Old, deteriorating wells in early Nebraska were dangerous for the unwary. An accidental fall into such a well was described in Nebraska History (January-March 1943) by F. J. Coil of Dawes County:
“It was the year 1906, and the last Friday in October–a date I shall never forget–when it began to snow . . . . I was batching on my homestead in Dawes County. I had eight hundred lambs, fifty head of cattle and ten head of horses. I had plenty of range but not much hay, and of course everything was covered with snow. So I started out to try and buy some hay. Riding across country my horse stumbled, and the next thing horse, brush, timbers, snow and homesteader were at the bottom of an old well about twenty-five feet deep. It had been covered with rotten timbers and brush–just enough to make a nice drift, and when the horse tried to cross it, down we went. It was a sensation!
“The horse went wild, fighting for his life, striking and biting at everything within reach. Around and around in the old well we went, the horse on his two hind legs until finally he got winded. Then I saw a small root of a tree growing across the wall about fifteen feet from the bottom. During one of those spells when the horse stopped for wind I got up on the front of the saddle and made a jump for the root. After trying several times I caught hold of it. By then my horse was fairly mad, and no wonder. Again and again he tried to reach me with his teeth.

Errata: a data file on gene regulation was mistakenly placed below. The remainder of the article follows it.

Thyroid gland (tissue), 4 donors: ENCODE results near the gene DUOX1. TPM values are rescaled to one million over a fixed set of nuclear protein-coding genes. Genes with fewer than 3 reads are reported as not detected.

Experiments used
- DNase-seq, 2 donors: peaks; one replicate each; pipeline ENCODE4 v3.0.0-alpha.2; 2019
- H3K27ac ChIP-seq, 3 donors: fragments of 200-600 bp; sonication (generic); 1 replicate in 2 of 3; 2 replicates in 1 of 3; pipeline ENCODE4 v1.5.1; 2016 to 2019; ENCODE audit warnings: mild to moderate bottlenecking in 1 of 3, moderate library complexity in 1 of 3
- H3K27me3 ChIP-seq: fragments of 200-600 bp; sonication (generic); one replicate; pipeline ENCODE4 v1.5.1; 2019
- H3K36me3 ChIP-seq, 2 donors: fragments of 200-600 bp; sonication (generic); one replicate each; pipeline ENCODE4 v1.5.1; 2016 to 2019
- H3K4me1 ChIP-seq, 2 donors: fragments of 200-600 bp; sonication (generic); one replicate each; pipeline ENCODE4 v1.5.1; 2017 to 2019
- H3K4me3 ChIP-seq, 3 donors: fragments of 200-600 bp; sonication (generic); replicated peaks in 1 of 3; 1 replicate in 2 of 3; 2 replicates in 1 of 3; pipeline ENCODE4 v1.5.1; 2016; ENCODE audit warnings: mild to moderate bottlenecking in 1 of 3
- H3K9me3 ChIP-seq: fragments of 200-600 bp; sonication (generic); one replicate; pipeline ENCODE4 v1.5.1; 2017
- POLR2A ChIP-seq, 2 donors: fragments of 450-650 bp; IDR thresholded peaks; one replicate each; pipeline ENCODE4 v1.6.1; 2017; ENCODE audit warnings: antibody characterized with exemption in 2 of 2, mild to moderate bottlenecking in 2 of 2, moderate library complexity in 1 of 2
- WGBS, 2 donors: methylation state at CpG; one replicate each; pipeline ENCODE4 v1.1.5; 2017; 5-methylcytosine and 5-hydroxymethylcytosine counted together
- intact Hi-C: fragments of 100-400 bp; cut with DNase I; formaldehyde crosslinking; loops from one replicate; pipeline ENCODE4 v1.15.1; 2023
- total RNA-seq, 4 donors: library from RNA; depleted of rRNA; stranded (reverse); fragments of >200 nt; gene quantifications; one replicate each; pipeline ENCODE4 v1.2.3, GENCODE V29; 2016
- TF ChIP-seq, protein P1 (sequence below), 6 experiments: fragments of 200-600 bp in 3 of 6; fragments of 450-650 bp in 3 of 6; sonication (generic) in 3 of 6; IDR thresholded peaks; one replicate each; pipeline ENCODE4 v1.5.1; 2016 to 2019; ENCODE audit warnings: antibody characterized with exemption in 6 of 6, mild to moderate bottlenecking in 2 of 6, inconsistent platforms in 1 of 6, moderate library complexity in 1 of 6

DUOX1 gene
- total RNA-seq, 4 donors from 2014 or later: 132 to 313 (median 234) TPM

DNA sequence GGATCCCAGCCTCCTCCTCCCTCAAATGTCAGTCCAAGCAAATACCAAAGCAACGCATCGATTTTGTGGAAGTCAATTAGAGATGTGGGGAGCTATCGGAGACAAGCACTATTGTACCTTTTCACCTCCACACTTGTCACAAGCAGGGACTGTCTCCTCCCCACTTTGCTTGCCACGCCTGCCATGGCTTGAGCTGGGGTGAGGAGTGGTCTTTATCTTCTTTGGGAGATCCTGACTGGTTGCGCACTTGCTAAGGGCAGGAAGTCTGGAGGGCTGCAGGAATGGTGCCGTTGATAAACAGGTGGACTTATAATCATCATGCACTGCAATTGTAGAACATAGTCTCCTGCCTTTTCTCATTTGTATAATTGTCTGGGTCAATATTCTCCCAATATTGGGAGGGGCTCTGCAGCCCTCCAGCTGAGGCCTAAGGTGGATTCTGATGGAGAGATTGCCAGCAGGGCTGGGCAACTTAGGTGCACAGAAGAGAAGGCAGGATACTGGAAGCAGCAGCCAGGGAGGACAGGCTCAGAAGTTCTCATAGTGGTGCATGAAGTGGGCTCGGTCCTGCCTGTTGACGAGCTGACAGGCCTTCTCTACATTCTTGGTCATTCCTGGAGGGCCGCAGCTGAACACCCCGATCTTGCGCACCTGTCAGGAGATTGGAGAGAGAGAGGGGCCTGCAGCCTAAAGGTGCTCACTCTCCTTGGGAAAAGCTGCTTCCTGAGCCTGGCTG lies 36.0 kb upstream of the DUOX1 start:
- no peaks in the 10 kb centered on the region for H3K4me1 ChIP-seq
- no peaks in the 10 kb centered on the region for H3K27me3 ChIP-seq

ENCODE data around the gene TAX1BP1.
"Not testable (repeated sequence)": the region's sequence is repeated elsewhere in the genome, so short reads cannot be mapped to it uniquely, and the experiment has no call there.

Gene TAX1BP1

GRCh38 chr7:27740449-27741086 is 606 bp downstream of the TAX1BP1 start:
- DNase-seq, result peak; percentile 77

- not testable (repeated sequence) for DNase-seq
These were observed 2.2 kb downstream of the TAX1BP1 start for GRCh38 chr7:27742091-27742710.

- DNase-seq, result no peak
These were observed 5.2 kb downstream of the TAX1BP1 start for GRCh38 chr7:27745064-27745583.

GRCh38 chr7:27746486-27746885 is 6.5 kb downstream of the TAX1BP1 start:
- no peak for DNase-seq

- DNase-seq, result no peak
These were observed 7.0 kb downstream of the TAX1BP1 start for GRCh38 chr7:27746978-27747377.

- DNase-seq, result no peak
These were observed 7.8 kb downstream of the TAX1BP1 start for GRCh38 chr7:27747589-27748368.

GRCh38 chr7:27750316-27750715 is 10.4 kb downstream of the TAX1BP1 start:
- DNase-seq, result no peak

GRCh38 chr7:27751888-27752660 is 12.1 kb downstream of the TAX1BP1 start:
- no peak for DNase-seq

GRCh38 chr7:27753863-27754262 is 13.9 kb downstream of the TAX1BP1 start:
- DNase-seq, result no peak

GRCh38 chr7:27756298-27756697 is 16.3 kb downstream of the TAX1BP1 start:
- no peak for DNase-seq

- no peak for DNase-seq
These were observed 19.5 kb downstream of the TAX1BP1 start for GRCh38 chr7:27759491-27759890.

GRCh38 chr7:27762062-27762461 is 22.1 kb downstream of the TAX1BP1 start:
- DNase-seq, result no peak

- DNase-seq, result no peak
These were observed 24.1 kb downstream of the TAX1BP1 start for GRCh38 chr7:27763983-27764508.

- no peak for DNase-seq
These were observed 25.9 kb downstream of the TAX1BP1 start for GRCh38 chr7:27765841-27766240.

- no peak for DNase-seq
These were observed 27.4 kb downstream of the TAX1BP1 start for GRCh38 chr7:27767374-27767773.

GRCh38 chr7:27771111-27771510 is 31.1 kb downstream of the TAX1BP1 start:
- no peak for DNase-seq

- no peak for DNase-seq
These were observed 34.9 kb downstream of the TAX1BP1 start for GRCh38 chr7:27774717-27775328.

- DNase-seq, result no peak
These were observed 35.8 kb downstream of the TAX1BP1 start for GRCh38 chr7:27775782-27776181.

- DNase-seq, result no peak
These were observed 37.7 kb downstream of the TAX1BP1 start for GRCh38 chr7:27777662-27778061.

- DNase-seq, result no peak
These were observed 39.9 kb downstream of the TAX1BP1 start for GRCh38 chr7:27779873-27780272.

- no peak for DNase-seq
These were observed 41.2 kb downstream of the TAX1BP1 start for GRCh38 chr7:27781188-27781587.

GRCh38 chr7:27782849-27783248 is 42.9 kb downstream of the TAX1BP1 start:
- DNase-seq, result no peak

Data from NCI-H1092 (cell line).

“The grass had grown around the well and part way down inside. I was just able to reach it. Fortunately prairie grass is tough. After several efforts I managed to pull myself up and get hold of a pine tree about two feet from the well. That little old pine, along with the grass, saved my life. I got out finally, and though it seemed a year it was probably not over thirty minutes.
“The claim of C. H. Britton was about a mile away, and as soon as I could get my breath I walked over there. He and his two sons, Howard and Charles, got a team, block and tackle, and we cut some trees to make a derrick and hurried back to the well.” The horse was eventually rescued and pronounced by his owner “none the worse for his experience.”